How Do I Create a VST Folder In REAPER?
One of my favorite things about REAPER is that you can scan for VST plugins in multiple locations.
To create a VST folder, simply make any type of folder to store VST plugins anywhere on your operating system.
Then, add this folder to your scan path in REAPER under Options>Preferences>VST.
You can add plugin folders from this menu, re-scan your plugin path for new plugins, or even take advantage of the ‘Auto-detect‘ feature.
What Plugin Format Does REAPER Use?
REAPER is compatible with all types of plugins aside from DAW-specific ones such as plugins made by Studio One, Pro Tools, FL Studio, etc.
In my five years of working in REAPER, I have never had an issue not being able to use a third-party plugin of any VST format in REAPER.
Does REAPER Support AU Plugins?
Yes, REAPER does support AU plugins. I use AU plugins in REAPER regularly.
AU (Audio Units) is a plugin designed specifically for Apple devices.
Does REAPER Support VST3?
Yes, REAPER supports all types of plugins, including VST3 plugins.
REAPER is a very adaptable DAW that supports all third-party plugins.
How Do I Use VST3 In REAPER?
Using a VST3 plugin is the same as using any other type of plugin in REAPER.
To use a VST3 plugin, click the ‘FX‘ button on the desired track, find the VST3 plugin you want to use, and double click it.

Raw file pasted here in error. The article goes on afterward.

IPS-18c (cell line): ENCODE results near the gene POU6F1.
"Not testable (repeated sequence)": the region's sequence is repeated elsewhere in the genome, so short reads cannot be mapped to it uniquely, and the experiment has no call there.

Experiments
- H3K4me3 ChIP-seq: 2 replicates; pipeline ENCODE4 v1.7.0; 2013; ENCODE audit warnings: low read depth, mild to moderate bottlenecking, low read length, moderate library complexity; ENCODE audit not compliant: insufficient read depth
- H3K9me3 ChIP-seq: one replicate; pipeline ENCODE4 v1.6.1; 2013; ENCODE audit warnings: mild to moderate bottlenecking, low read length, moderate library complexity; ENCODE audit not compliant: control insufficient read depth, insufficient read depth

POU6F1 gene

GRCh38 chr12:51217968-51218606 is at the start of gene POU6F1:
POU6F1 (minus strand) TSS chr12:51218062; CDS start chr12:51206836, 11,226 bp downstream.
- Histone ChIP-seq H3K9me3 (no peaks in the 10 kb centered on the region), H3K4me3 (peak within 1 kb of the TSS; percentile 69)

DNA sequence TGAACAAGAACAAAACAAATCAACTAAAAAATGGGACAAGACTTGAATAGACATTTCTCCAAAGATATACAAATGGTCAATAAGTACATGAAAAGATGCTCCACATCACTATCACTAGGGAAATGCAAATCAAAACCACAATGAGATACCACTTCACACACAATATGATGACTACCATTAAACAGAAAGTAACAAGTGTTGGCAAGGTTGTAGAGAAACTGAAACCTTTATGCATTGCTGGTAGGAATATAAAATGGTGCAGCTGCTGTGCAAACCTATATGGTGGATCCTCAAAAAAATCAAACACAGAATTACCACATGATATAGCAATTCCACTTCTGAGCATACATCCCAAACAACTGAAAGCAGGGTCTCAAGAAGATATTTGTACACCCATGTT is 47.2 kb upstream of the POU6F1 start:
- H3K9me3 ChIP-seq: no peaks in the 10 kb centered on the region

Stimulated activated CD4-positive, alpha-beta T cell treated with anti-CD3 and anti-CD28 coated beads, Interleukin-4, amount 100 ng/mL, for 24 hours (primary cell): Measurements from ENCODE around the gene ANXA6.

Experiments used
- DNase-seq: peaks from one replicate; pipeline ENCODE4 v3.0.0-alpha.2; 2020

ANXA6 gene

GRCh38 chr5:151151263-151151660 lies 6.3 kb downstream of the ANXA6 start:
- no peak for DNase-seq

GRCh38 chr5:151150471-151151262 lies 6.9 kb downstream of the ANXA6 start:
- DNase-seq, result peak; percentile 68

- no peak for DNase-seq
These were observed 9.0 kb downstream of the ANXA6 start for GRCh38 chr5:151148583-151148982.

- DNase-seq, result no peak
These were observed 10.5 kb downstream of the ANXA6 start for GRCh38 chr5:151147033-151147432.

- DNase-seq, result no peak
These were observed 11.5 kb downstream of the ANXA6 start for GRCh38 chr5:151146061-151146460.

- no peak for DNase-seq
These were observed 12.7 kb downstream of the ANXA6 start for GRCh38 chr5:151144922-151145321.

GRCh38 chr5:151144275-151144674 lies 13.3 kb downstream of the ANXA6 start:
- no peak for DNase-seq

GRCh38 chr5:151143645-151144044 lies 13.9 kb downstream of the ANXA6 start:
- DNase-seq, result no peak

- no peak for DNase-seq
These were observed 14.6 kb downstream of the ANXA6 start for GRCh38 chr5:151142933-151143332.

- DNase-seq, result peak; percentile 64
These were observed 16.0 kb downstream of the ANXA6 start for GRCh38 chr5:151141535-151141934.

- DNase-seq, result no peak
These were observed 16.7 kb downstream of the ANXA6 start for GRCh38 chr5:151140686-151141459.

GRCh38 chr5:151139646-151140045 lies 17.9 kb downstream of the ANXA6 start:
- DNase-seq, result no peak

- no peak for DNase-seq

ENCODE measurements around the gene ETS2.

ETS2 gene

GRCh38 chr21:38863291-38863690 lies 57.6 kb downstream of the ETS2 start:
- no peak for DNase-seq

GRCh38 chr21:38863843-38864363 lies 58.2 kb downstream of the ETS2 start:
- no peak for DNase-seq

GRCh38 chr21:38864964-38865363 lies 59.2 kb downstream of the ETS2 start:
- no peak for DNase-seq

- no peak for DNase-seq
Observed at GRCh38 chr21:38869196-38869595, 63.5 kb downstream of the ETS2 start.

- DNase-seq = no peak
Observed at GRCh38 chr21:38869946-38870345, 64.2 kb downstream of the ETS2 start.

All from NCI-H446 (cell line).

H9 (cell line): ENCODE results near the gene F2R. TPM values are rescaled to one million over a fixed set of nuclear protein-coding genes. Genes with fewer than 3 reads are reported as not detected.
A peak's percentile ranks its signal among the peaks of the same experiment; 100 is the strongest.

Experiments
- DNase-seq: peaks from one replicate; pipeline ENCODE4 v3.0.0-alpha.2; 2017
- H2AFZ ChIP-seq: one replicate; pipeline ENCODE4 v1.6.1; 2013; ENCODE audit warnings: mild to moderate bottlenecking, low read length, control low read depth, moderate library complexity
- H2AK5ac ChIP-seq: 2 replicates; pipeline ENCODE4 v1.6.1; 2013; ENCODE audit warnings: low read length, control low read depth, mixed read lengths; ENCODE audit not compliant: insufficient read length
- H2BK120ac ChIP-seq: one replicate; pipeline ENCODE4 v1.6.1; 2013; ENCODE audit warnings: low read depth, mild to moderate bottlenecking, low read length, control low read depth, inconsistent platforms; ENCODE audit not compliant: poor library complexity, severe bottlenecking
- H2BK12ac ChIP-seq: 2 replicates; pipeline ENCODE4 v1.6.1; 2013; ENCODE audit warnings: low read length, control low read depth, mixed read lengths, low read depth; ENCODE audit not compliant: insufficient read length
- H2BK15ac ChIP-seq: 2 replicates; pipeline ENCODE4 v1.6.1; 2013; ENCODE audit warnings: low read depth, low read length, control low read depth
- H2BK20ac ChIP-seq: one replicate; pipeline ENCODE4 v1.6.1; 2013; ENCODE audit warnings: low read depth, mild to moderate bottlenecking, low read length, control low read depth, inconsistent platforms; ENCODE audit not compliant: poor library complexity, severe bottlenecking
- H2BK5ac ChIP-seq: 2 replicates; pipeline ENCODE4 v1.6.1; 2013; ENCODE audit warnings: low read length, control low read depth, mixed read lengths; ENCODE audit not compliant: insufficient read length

From here, you have loaded your VST3 plugin, and you can use it the same way you would any other plugin.
How To Move VST Plugin Folders?
One great thing about REAPER is how flexible it is with installing and scanning plugins.
You can move VST plugins anywhere on your computer as long as you add them to the scan path in REAPER’s preferences.
To do this, click Options>Preferences>VST to open the menu that you need.
You can add different scan locations from this menu so that REAPER scans multiple locations for VST plugins.
You can also use the ‘Auto-detect‘ feature to allow REAPER to scan your entire computer for potential plugins.
Does REAPER Support Third Party plugins or Only Stock Reaper Plugins?
Yes, REAPER does support third-party plugins.
REAPER is a very flexible DAW that supports all types of plugins, third-party, or stock.
Can You Get REAPER Plugins for Other DAWs?
Unfortunately, you can’t get the complete collection of REAPER plugins unless you are a REAPER issue.
However, the ReaPlugs Suite is available for those who want to use REAPER plugins in a DAW other than REAPER.
ReaPlugs offers some of the more popular REAPER plugins for any digital audio workstation user.
Is REAPER a Good DAW?
Yes, in my opinion, REAPER is an outstanding DAW.
REAPER is a highly functional, flexible, and customizable DAW that you can use to create any type of music.
Check out this article for our best plugins for REAPER.
about the author
I’m Jack Oberkirsch, a film and media composer residing in Denver, Colorado. I play in several local bands and have been touring the country for nearly a decade.
Since 2016 I’ve been focusing on studio work and production and have moved into the realm of film and media composition.
I like to combine and implement many different musical instruments and styles to convey the director’s vision on any given project.
I also enjoy writing material for music libraries and sync placements.